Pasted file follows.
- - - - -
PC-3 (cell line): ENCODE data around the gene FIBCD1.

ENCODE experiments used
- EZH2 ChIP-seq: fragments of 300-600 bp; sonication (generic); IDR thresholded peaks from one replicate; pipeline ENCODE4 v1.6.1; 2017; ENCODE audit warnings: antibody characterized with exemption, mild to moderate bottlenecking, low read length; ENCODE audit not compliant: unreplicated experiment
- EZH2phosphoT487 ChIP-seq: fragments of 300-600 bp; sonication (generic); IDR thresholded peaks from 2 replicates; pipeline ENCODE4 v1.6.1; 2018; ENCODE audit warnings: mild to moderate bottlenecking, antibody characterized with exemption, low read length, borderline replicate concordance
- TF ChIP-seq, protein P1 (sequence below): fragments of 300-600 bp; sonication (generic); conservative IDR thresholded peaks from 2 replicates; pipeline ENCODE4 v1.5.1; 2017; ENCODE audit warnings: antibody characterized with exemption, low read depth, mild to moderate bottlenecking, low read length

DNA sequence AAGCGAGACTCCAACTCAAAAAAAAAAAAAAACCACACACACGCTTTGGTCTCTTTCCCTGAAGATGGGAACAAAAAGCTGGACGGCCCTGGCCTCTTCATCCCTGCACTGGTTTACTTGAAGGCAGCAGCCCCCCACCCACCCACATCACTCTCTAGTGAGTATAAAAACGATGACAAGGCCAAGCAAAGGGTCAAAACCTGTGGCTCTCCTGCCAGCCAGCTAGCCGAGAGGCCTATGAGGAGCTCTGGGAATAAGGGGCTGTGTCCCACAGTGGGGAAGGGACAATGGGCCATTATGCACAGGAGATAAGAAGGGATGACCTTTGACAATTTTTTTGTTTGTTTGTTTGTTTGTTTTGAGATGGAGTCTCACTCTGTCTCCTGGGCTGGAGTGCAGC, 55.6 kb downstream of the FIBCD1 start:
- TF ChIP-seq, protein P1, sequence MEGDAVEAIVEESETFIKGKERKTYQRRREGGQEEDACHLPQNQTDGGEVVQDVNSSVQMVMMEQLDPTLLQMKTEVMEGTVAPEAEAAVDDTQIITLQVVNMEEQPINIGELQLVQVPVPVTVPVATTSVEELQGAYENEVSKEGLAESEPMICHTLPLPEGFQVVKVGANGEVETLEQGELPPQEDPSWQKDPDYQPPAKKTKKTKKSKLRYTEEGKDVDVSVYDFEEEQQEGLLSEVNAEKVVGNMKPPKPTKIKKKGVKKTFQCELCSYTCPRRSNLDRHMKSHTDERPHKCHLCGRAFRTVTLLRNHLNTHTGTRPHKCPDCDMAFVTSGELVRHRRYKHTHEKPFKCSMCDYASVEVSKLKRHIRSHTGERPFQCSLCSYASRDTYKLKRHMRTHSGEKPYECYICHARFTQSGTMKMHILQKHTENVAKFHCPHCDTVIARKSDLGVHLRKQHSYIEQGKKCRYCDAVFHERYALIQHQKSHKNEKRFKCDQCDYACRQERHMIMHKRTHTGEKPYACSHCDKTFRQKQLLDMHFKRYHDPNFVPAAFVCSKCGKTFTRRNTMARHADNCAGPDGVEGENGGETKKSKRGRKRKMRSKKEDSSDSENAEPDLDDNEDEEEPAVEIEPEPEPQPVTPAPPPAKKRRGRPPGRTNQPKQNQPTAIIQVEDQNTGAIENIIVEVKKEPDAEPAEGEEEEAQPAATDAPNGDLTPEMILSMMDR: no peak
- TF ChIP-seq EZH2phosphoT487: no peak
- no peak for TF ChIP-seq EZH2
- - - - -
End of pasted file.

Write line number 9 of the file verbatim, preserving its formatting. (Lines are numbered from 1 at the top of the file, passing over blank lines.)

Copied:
- no peak for TF ChIP-seq EZH2